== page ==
3. In enumerated errors 15 and 16 the appellant attacks the search of his automobile upon two grounds: (1) that it was unlawfully seized and taken to the F. B. I. headquarters in Miami, and (2) that the search warrant obtained afterward is invalid. The facts, that two individuals, one of whom had been armed, had been seen near the automobile and that a suitcase containing the ransom money from the kidnapping had been discovered near the automobile, would have supported probable cause for the issuance of a search warrant to search the automobile where it was parked. Williams v. United States, 412 F2d 729 (5th Cir., 1969). Under the circumstances, the law enforcement officers gained lawful custody of the automobile where it was parked, and appellant does not show that its seizure and transfer deprived him of any constitutional right or altered the legality of the custody, especially since no search was made thereof until they had obtained a valid search warrant, which is a part of the record in this case. Since *91 the automobile was searched in a lawful and reasonable manner, the items seized during that search were admissible in evidence and the court, therefore, did not err in admitting them.
4. Enumerated error 17 contends that the venue of the case was not in DeKalb County, Georgia, since some incidents in the commission of the crime occurred in other counties and the ransom was paid and received in the State of Florida. "All criminal cases shall be tried in the county where the crime was committed..." Art. VI, Sec. XIV, Par. VI of the Constitution of 1945 (Code Ann. § 2-4906). See also Code § 27-1101. Prior to its amendment in 1953, Code § 26-1601 provided as follows: "Every person who shall forcibly abduct or steal away any person, without lawful authority or warrant, from this State or any county thereof, and send or convey such person beyond the limits of the State or a county thereof against his will, shall be guilty of kidnapping." (Emphasis supplied.) Although we have found no Georgia case directly ruling on the venue of criminal prosecutions for kidnapping for ransom, all of the Georgia cases involving kidnapping have been tried in the county in which the victim was seized and the question of venue apparently was not raised. Ga. L. 1953, Nov. Sess., pp. 99, 100, amended § 26-1601, as the preamble to the Act states, "... so as to eliminate therefrom the requirement, as one element of the offense, that the person kidnapped be taken beyond the limits of the State or county ..." If venue was in the county from which the victim was seized even while the statute made the offense not complete until the victim was taken or sent beyond the limits of such county, then a fortiori, venue is still in such county now that the crime can be committed wholly within one county. This is in accordance with the general rule in other jurisdictions. See 22 CJS 463, Criminal Law, § 185 (3). Furthermore, a showing that ransom was actually paid is not necessary to constitute the offense, but is one method of demonstrating the intent of the defendant at the time the victim's person is seized. This enumerated error is without merit.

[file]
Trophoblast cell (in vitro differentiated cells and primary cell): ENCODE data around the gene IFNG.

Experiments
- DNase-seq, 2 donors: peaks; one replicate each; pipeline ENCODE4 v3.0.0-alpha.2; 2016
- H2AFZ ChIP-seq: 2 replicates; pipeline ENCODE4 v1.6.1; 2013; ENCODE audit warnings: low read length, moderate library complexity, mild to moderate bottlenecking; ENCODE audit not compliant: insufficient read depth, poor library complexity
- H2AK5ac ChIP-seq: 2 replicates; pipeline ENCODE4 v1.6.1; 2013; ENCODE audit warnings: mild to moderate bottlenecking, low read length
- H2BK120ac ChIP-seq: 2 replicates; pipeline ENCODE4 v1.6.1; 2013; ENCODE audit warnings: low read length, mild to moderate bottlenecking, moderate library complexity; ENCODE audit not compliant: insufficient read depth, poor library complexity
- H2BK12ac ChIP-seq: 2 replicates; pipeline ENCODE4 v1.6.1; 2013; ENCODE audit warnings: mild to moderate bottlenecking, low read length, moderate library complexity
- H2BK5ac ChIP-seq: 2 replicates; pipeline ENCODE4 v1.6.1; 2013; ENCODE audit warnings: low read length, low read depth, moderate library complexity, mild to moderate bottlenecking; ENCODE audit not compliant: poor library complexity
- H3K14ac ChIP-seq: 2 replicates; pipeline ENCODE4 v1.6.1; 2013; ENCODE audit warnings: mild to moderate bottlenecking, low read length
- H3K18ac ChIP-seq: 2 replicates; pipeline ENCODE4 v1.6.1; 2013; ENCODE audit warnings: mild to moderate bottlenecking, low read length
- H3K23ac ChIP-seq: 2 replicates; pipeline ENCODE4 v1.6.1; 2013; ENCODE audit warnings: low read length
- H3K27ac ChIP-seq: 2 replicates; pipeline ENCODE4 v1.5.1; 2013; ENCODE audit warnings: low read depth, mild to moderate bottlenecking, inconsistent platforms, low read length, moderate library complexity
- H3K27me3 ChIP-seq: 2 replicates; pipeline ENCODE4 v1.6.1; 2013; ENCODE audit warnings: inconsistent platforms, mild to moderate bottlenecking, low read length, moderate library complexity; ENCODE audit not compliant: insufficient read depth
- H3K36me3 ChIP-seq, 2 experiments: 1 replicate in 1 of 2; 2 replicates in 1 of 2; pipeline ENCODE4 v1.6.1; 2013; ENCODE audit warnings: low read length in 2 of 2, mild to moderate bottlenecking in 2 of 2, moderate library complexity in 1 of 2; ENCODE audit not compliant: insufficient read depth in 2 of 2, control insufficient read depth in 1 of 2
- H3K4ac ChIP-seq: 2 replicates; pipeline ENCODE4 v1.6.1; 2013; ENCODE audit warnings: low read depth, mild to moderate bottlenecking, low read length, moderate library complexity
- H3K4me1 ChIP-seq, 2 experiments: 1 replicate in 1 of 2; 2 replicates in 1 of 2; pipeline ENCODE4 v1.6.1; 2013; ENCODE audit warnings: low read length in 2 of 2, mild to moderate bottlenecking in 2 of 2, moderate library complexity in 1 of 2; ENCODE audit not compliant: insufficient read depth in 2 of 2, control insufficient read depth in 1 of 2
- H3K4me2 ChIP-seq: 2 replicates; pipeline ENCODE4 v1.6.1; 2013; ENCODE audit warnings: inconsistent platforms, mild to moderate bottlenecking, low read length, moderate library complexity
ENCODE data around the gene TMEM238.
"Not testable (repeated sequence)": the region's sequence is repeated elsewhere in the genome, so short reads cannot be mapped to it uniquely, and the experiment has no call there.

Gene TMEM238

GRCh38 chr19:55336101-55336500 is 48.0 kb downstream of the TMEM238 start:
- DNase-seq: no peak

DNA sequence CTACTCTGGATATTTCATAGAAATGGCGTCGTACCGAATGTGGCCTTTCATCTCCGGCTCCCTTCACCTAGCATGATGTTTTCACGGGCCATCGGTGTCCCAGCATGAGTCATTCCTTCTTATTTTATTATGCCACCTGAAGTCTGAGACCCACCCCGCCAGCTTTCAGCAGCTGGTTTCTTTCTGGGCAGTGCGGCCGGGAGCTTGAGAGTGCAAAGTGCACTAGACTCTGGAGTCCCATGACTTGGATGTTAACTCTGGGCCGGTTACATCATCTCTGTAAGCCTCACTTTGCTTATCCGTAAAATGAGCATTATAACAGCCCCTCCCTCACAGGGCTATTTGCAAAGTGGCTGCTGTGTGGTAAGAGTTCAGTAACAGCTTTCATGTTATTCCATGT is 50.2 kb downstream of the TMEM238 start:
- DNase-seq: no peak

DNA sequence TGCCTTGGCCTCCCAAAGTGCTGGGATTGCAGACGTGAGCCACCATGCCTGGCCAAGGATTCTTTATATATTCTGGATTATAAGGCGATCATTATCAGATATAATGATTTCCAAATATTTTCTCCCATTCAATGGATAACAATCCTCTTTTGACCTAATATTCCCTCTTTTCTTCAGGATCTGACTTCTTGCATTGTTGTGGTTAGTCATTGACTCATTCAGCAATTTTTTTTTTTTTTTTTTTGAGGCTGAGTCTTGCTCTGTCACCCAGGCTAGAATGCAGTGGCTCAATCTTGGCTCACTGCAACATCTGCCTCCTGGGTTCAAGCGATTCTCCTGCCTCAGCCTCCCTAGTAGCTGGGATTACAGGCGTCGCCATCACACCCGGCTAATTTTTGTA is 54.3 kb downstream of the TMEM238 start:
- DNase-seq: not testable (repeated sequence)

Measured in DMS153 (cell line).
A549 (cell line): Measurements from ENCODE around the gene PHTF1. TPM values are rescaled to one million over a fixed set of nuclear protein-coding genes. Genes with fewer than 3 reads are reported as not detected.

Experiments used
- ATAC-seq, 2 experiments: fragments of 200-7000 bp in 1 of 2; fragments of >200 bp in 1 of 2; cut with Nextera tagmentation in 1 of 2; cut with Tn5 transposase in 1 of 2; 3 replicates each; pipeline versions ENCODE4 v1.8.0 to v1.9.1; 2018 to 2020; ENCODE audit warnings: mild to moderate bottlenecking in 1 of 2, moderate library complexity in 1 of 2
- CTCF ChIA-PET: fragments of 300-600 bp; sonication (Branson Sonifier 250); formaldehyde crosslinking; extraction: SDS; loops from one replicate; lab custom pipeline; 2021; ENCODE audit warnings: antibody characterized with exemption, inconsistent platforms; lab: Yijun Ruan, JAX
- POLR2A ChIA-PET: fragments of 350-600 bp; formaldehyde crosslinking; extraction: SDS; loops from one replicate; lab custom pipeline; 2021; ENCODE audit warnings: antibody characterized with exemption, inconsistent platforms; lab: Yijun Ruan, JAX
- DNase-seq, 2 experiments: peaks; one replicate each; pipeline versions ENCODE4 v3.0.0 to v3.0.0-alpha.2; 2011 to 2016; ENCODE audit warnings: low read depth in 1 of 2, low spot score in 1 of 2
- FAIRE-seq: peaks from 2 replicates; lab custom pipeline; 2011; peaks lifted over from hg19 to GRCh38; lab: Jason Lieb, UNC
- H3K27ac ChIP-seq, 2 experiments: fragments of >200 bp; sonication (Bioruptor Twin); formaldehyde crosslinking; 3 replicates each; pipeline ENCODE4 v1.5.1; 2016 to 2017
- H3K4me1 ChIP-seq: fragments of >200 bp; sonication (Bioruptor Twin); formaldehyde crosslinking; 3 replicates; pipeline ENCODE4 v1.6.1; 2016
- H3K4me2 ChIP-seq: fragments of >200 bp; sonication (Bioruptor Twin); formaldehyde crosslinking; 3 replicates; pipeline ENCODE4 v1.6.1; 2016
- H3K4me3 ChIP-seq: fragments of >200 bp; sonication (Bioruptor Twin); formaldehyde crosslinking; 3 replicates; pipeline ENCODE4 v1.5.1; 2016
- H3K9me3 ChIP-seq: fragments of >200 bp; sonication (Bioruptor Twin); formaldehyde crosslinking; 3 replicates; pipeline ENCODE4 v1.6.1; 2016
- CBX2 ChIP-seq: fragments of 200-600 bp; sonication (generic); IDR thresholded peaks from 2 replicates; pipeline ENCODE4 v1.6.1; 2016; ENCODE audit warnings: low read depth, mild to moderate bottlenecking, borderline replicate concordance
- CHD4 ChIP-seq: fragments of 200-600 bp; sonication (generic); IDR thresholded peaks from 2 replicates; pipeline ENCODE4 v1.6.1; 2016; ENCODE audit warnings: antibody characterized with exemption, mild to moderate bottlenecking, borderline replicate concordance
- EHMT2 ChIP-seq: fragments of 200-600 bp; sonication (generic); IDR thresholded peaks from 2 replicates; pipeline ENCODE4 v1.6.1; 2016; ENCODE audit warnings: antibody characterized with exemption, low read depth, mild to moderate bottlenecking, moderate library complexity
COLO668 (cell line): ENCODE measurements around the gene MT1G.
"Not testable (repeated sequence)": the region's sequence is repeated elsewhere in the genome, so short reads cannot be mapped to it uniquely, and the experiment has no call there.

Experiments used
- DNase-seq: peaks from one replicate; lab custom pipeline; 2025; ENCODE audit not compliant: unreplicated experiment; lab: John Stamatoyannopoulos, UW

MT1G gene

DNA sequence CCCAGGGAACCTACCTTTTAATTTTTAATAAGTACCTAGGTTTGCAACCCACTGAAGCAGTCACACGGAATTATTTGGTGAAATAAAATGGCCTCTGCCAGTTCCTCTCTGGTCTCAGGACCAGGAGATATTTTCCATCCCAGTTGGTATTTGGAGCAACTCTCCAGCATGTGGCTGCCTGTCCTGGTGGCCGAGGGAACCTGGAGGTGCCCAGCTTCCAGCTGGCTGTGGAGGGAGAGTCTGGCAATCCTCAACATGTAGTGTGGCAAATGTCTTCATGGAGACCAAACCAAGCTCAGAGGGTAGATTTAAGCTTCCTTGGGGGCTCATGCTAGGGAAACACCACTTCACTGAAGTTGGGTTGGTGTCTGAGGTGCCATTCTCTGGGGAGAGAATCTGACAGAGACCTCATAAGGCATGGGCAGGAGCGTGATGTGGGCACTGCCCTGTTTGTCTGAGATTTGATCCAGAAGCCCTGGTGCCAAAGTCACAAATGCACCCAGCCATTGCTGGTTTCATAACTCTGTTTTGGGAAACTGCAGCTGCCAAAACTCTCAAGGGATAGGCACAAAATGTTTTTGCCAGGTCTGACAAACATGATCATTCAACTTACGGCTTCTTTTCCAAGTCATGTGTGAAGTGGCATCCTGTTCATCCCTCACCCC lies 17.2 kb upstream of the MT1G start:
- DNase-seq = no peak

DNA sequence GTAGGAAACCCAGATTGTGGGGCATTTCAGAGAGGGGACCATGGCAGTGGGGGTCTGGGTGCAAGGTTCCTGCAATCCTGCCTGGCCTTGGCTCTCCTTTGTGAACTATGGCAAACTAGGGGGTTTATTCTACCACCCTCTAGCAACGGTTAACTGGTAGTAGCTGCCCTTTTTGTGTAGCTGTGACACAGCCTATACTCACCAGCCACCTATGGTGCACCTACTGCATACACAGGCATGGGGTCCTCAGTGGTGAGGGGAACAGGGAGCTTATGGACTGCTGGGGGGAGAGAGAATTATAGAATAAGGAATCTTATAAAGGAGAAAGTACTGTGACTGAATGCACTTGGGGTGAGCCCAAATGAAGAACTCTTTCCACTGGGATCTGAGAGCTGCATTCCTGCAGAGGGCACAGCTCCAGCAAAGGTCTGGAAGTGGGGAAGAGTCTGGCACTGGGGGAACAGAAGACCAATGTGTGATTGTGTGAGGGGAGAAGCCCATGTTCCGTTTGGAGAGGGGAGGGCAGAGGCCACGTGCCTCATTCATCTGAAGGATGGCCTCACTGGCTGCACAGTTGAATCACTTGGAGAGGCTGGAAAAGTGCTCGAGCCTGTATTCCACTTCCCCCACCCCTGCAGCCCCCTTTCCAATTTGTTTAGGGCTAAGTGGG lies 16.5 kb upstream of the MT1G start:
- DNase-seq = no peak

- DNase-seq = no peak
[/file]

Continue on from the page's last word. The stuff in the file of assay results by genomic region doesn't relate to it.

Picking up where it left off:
5. Enumerated error 18 complains of the following excerpt from the charge of the court: "I charge you further that flight, if proved in certain circumstances, may be considered in the trial of a person charged with the commission of a crime, you being the judges *92 of whether or not any flight has been proved, the law being that flight, if any, and similar actions, if proved and you are the judges of whether or not any flight has been proved from which an inference of guilt may be deducted [sic] may be considered by the jury, but flight is subject to explanation." (Emphasis supplied.) The inclusion of the words, "and similar actions," without an instruction to the jury as to what specific similar actions they were allowed to consider, was not harmful or prejudicial, as contended. See Woodruff v. State, 204 Ga. 17 (2) (48 SE2d 885); Kalb v. State, 195 Ga. 544, 550 (25 SE2d 24). This enumerated error is without merit.
6. "Grounds of a motion for a new trial which are not argued in this court are deemed to have been abandoned, whether enumerated as error or not." Jackson v. State, 225 Ga. 790 (6) (171 SE2d 501). For this reason, enumerated errors 3 through 14, inclusively, are not ruled on.
The trial court did not err for any of the reasons urged in entering the judgment on the verdict and overruling the amended motion for a new trial.
Judgment affirmed. All the Justices concur.